Promposals Aren't Just About Getting a Date

It's Almost Promposal Season. Brace Yourselves.

If you aren't a teenager (or the parent of a teenager) then you probably haven't heard about promposals.  Now that spring is in the air, promposals are all over social media.  It's not enough today to just ask a date to prom, a prom invitation has to be inventive, attention-getting, and worthy of posting on social media.  Visa conducted a survey and found that on average, promposals cost $324 which is about a third of the total average cost of $919 spent on prom in 2015.

So why the hefty price tag for an invite to prom?  A lot of it has to do with social media.  Teens are consumed with sharing and one-upping each other online. Many have viewed over-the-top promposals that have gone viral and feel pressured to compete for such notoriety.  I have witnessed first-hand a few promposals (as well as some over-the-top invitations to homecoming dances) and can't believe the lengths teens go to in order to get their invitation to stand-out.  I've seen our dog dressed up, goldfish delivered to our home, balloons bouquets that appear on the front porch, our car decorated and more - all to ask a date to a dance. Every one of these over-the-top invitations was immediately posted on social media after the invite was accepted and both the proposer and proposee were interested in seeing how many "likes" their posts garnered as well as comparing the comments on those posts to those others who posted promposals.  Everyone wanted their promposal to be "the best" or "most-talked about" both in real life and online.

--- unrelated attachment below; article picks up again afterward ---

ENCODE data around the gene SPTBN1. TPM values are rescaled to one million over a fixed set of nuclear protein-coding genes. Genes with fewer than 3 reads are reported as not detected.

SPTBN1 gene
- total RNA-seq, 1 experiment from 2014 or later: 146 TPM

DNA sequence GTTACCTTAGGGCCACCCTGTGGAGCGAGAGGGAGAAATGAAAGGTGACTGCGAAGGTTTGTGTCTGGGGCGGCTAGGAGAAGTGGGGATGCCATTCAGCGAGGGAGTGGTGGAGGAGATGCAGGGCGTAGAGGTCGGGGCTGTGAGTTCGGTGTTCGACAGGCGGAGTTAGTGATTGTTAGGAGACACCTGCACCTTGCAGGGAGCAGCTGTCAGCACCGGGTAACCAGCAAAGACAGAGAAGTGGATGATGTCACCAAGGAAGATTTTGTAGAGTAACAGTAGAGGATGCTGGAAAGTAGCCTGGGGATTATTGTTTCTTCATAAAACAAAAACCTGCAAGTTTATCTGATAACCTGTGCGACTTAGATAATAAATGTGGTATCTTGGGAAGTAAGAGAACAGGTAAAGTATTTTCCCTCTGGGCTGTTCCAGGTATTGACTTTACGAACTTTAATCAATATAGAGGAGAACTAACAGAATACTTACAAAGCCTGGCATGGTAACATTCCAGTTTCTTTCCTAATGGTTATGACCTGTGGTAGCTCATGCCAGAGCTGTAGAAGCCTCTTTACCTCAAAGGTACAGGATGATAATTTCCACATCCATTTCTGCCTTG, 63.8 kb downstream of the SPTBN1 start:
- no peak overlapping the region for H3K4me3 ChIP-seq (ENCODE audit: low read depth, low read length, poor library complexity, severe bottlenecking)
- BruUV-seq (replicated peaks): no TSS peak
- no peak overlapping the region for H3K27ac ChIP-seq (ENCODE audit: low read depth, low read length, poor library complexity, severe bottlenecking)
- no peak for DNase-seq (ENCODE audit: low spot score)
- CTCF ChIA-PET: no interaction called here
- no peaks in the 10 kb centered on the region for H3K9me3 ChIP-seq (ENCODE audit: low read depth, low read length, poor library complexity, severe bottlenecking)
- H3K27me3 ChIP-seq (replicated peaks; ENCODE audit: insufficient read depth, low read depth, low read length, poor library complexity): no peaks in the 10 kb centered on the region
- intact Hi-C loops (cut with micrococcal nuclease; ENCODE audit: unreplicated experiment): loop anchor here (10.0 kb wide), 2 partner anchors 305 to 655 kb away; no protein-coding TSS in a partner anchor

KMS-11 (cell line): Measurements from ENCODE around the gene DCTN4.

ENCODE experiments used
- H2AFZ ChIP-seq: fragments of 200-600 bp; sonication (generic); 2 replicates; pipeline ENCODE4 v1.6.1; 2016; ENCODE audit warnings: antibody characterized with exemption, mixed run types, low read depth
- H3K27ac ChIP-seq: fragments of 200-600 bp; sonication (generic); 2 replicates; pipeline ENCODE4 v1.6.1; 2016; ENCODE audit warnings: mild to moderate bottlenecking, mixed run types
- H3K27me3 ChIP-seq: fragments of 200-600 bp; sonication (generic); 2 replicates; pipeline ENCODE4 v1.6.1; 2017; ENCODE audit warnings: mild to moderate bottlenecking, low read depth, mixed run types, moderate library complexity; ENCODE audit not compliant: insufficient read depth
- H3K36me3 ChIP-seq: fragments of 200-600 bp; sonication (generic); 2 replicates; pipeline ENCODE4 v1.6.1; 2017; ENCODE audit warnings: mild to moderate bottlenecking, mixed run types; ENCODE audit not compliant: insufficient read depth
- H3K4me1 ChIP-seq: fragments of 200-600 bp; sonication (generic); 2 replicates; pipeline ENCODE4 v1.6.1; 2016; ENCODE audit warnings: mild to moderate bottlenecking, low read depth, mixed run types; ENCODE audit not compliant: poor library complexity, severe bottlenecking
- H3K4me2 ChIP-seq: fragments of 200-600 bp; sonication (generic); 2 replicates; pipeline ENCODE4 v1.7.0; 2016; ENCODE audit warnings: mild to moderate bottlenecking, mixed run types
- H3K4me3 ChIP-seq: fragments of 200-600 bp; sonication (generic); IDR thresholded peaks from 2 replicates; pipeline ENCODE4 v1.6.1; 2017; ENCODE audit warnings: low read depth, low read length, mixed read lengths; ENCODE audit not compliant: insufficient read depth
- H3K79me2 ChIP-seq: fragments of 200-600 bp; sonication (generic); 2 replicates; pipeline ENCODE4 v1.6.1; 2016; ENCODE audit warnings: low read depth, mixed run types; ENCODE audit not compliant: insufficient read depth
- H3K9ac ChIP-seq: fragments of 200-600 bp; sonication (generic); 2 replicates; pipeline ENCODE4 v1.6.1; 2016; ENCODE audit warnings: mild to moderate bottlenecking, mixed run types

Even parents have started to compare the promposals their kids are getting with those their friends' kids get  - they post photos of their children's promposals on their social media pages and just like their children, are interested in seeing the number of "likes' and comments they get.

While prom doesn't seem to be going away, I wish that the era of promposals would.  This trend has taken something that was once very personal, innocent and often sweet and turned it into just another social media moment for teens who always seem to be looking to for attention online.

 


Julie Fisher, M.Ed., is the founder of The Social U and consults with schools, organizations and individuals through the MJ Fisher Group.  

Twitter: @Julz Fisher, @the_social_u

Facebook